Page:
Paksas was impeached in 2004 and removed from the Lithuanian presidency for gross violation of the Constitution. The Constitutional Court subsequently ruled that a person who has violated a constitutional oath should be banned from running for elected office for life. However, the European Court of Human Rights later challenged the ruling, saying that a life-long ban was excessive, and obliged Lithuania to change the law.
Political scientist Justas Šireikia told the radio Žinių Radijas that the vote, which failed to pass the legislation that would have allowed Paksas to run for parliament in 2016, will keep the status quo, where Paksas will continue to present himself as a political victim of the ruling elites.
Šireika said: “The result can be seen in two ways. On the one hand, parliament showed it was not willing to allow Paksas to stand for elections. On the other hand, parliament did him a favour by allowing him to keep his persona of a political martyr, victimized by the ruling elite which took away his right to run for office. Mr. Paksas has used this role very successfully before and will probably continue to do so. But of course, now the situation is such that the party leader cannot lead his party to the elections. It also causes certain difficulties for the Order and Justice party.”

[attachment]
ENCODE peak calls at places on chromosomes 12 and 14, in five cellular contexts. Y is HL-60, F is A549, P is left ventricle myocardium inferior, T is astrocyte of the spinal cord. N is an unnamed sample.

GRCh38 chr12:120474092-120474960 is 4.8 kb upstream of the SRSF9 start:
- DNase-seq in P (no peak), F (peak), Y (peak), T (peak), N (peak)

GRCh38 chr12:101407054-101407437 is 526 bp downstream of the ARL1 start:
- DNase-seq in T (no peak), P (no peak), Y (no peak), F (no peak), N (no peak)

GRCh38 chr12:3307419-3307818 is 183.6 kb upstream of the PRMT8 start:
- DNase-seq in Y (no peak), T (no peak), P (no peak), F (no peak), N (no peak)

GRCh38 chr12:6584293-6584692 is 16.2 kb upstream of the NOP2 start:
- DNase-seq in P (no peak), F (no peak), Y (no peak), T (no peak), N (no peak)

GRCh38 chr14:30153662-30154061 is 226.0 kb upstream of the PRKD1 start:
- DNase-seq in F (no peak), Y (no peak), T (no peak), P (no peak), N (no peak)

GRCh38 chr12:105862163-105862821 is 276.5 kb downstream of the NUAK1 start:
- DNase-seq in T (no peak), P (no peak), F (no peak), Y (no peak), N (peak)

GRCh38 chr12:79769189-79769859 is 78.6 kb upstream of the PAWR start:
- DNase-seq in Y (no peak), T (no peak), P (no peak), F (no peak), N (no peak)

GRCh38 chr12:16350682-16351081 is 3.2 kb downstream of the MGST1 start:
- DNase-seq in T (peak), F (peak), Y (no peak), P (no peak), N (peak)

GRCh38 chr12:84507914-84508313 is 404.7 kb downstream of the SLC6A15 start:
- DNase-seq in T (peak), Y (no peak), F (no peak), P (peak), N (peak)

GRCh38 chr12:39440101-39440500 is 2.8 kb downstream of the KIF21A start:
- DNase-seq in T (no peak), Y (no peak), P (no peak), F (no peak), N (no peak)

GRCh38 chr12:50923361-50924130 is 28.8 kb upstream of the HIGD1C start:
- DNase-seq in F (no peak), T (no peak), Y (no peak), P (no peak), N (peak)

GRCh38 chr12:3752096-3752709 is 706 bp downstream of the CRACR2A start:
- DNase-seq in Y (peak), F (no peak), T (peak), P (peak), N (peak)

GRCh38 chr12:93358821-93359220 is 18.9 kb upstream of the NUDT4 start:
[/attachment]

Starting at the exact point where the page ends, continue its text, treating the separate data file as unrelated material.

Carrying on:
On Tuesday, 83 Seimas members voted for the amendment, 11 voted against it, and 13 abstained, meaning that the Seimas could not reach the 94 affirmative votes required to pass a constitutional amendment.
Šireika said that Labour Party MPs who refused to take part in Tuesday’s vote did so out of political calculations. “Considering the Labour Party members’ motives for why more than half of the Labour Party MPs did not participate in the voting, it must be understood that this is clear electoral calculation. The Labour Party expects to lure voters from the Order and Justice party in the parliamentary elections and thus expand their electorate.”
Commenting on Labour Party MPs abstaining from the vote, the party’s leader Valentinas Mazuronis said: “You need to ask those parliamentary group members who did not attend the voting. Whether this was because of some serious reasons, perhaps it was their decision, it is difficult for me to say.” He added that the party gave its members a free vote on the issue.
Mazuronis himself was previously a member of the Order and Justice party and largely seen as the right hand and heir apparent to Paksas. He left the party this year, quoting disagreements with the party leader.